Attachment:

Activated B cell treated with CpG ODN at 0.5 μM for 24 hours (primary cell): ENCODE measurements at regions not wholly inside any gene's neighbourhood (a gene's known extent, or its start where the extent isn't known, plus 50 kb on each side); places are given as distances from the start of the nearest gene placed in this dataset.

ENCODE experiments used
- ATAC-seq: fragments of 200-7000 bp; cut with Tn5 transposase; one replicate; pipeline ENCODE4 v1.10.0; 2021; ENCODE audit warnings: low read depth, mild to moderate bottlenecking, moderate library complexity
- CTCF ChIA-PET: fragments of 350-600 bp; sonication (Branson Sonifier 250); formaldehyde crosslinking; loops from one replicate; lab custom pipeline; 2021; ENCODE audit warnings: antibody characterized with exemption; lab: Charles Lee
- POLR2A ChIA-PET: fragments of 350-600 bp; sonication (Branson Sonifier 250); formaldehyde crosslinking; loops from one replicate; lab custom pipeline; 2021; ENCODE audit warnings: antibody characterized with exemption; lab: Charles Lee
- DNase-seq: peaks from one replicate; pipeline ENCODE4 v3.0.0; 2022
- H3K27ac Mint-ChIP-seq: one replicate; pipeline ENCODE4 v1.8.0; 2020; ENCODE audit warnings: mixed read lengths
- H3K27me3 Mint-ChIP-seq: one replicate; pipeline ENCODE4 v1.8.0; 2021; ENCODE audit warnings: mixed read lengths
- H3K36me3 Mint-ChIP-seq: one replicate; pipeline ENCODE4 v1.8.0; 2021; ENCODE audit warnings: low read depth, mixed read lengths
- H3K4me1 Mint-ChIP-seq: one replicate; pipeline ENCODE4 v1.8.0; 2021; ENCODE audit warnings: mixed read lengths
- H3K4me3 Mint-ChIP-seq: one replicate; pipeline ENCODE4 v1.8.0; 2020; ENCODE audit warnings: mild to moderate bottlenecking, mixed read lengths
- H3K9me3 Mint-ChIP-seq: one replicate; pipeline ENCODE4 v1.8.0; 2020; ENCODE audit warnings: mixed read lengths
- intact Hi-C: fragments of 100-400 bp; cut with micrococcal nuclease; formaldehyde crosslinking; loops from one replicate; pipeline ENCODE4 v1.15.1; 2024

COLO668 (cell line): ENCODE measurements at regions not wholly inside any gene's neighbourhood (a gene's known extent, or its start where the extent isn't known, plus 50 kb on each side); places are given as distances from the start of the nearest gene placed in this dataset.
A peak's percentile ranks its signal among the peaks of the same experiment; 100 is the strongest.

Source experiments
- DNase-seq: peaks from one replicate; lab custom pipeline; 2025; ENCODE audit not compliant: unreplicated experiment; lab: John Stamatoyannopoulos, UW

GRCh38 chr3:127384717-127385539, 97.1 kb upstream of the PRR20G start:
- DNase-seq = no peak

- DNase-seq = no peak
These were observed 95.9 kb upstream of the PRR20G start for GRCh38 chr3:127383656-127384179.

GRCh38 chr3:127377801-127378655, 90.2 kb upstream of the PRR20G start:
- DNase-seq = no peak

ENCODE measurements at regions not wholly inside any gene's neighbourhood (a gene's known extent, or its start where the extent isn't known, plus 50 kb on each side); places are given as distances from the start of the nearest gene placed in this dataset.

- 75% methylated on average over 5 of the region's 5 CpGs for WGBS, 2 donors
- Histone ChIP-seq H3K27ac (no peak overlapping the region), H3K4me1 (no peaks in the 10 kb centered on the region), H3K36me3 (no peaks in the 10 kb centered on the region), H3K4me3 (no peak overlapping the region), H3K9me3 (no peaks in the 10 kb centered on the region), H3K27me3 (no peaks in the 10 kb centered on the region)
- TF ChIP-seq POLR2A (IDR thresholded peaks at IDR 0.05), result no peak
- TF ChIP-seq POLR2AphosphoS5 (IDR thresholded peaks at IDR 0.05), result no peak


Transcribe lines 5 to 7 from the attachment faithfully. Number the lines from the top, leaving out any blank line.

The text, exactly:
- POLR2A ChIA-PET: fragments of 350-600 bp; sonication (Branson Sonifier 250); formaldehyde crosslinking; loops from one replicate; lab custom pipeline; 2021; ENCODE audit warnings: antibody characterized with exemption; lab: Charles Lee
- DNase-seq: peaks from one replicate; pipeline ENCODE4 v3.0.0; 2022
- H3K27ac Mint-ChIP-seq: one replicate; pipeline ENCODE4 v1.8.0; 2020; ENCODE audit warnings: mixed read lengths